The Eucharist
Part 3 - Where's the Body?

In the series that began with Where's the Christ?, I have been presenting a detailed examination of what happens to the bread and wine during the Catholic Eucharistic Sacrifice. Drawing from Roman Catholic catechisms and other texts, I am exploring the belief that to which every Catholic must assent de fide: that when the priest consecrates the Eucharistic species, the substance of the bread and wine are transformed into the substance of the body, blood, soul and divinity of the Catholic Christ.

1413. By the consecration the transubstantiation of the bread and wine into the Body and Blood of Christ is brought about. Under the consecrated species of bread and wine Christ himself, living and glorious, is present in a true, real, and substantial manner: his Body and his Blood, with his soul and his divinity [cf. Council of Trent: DS 1640; 1651.]. -- Catechism of the Catholic Church, 2nd Ed., (C) 1994/1997 United States Catholic Conference, Inc.

In previous parts of this study, I have detailed what Catholics are required to believe concerning wthe magical process Rome calls transubstantiation.. In the process, I have listed some of the peripheral dogmas that have been defined to sustain the fictions of transubstantiation and the Real Presence. In this part, I shall look at the durability of the Real Presence and how it is to be handled.

Though this belief that the bread and wine of the Eucharist are miraculously transubstantiated had been around for some time, it was the bishops gathered at Trent who infallibly defined the dogma, although with some apparent confusion as to what specifically was transformed into what. (Decree on the Most Holy Eucharist, Chap. 3 and 4, Council of Trent, Session XIII, Denzinger 876-77)

Non-Catholics may wonder why what the Roman Church declares to be the body, blood, soul and divinity of Christ still looks, feels, smells and tastes like bread and wine. The knowledgeable Catholic might respond that it is the substance of the bread and wine that are transformed, not the accidents.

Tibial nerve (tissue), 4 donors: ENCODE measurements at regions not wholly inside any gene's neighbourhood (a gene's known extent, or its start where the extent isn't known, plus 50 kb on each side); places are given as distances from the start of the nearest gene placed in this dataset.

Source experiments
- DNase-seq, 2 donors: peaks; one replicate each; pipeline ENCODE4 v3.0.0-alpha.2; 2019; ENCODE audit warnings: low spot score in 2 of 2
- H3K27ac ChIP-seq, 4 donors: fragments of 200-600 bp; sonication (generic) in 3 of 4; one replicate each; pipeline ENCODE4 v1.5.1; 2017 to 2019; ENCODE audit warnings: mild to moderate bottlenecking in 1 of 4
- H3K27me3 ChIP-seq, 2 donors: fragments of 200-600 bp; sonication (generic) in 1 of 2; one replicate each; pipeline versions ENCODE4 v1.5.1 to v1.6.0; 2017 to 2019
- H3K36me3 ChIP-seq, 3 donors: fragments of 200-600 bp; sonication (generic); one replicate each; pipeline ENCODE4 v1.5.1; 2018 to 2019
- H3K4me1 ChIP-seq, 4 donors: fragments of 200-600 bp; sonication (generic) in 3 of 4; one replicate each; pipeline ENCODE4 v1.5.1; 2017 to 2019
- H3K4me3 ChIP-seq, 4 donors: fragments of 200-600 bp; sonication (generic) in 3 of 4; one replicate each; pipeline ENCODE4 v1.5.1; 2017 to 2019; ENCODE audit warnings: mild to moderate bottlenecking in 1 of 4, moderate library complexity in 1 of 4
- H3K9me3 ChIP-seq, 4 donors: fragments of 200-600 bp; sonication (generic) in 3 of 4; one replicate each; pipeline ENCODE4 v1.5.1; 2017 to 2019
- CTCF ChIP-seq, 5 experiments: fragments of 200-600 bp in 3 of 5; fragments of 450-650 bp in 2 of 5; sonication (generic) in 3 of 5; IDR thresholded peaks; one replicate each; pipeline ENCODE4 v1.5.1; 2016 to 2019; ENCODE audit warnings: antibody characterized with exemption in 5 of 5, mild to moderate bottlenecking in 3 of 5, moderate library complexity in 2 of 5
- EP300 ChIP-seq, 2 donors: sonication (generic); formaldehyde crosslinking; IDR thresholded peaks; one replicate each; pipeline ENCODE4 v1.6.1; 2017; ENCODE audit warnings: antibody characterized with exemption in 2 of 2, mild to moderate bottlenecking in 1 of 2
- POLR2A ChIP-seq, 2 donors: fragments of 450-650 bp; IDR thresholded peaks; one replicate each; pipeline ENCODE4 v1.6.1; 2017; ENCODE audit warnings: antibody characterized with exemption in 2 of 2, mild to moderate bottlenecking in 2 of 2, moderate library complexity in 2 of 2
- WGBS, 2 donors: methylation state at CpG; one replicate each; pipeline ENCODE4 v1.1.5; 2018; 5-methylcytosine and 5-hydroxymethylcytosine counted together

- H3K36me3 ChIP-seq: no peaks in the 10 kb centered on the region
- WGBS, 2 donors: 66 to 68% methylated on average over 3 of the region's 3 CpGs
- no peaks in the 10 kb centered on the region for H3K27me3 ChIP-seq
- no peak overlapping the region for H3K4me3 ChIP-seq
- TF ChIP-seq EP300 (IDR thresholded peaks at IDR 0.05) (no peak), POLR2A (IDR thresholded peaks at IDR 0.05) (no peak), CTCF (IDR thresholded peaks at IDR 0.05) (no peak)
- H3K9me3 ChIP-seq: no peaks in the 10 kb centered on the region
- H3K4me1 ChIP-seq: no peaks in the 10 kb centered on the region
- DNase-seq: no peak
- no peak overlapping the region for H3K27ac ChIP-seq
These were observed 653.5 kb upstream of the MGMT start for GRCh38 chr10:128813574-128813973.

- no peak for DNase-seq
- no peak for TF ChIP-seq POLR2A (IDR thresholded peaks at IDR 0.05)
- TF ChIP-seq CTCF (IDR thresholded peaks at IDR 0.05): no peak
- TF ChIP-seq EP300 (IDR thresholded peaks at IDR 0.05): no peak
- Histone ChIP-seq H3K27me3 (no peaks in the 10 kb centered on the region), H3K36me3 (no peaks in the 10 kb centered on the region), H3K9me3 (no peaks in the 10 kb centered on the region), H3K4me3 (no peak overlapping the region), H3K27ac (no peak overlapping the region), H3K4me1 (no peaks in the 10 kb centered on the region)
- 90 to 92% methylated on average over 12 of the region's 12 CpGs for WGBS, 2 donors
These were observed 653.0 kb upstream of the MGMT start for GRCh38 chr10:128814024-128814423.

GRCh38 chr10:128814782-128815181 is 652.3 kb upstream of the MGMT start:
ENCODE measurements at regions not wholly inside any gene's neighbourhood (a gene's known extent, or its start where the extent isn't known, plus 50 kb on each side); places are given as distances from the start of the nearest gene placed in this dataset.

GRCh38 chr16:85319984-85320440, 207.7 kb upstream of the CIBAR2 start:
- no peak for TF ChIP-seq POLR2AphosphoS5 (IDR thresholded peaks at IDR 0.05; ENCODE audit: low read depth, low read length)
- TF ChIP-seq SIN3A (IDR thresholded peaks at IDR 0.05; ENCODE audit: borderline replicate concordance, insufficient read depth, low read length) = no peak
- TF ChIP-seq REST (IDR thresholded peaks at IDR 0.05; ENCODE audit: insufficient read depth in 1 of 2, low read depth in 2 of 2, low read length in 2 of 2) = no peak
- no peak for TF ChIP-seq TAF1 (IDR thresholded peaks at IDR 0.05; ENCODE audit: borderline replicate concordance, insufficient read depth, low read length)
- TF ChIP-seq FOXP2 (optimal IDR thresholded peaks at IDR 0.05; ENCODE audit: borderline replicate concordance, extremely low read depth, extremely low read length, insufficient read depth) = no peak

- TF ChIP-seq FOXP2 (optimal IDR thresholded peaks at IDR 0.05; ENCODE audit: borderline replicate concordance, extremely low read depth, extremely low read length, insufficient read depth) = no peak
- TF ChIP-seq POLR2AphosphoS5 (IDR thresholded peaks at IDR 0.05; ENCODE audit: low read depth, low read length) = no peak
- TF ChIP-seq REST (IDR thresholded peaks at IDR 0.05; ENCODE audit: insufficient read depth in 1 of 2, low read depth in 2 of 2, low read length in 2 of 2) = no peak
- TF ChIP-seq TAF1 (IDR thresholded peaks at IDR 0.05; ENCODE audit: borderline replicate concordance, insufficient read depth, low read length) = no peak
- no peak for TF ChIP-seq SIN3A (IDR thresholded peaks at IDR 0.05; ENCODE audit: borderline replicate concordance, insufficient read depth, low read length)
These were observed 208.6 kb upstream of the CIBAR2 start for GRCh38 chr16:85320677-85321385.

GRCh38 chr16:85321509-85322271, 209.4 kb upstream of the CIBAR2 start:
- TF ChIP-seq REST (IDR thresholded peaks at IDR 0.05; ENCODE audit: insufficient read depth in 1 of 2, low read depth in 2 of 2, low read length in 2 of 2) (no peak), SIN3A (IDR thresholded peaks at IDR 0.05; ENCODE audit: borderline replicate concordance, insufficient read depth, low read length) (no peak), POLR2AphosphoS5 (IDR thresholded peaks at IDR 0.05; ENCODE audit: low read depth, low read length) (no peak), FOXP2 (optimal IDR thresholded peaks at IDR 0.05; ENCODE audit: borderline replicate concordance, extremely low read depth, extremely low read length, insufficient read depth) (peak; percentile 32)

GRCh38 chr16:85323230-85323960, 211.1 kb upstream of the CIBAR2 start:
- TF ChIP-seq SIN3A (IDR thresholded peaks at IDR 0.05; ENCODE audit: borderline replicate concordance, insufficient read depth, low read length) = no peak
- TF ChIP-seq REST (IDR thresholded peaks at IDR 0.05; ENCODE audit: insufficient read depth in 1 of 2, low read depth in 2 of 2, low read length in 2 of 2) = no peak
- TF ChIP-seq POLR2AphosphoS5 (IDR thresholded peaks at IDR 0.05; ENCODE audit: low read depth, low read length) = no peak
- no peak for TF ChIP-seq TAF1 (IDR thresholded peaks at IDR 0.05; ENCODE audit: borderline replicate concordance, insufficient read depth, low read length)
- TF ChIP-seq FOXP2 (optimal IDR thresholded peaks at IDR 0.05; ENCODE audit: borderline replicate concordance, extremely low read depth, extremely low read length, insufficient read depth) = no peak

If that seems confusing, it might be due to the esoteric interpretations Rome sometimes assigns to common words -- in this case, the word accident, which my Catholic encyclopedia defines thusly:

This philosophical term means any reality that does not possess the power of subsisting alone but must have another reality to hold it in existence. It is thus that the taste of bread is an accident since it does not exist apart from the reality of bread. In a person, happiness, anger, and love are accidents that may be present in the personality. That which is the support of accidents of a thing or person is called a substance. The accidents of a thing or person may change, but the substance does not. This is called accidental change, for example, a man who puts on weight or whose hair becomes gray. The classes of accidents are grouped under three categories: quantity, quality, and motion. -- Robert C. Broderick, Ed., The Catholic Encyclopedia, Rev. Ed., Thomas Nelson Publishers (1987), has Nihil Obstat and Imprimatur, p. 18

In other words, for a person to be able to "know" something, like a car or a banana, he must recognize the "accidents", or physical characteristics that define the substance of that thing. One can look at a banana and, by recognizing its accidents, distinguish it from a four-storey apartment building. Some of the accidents that make a banana unique are its yellow color, its aroma, its shape and size, its taste and texture. That makes sense.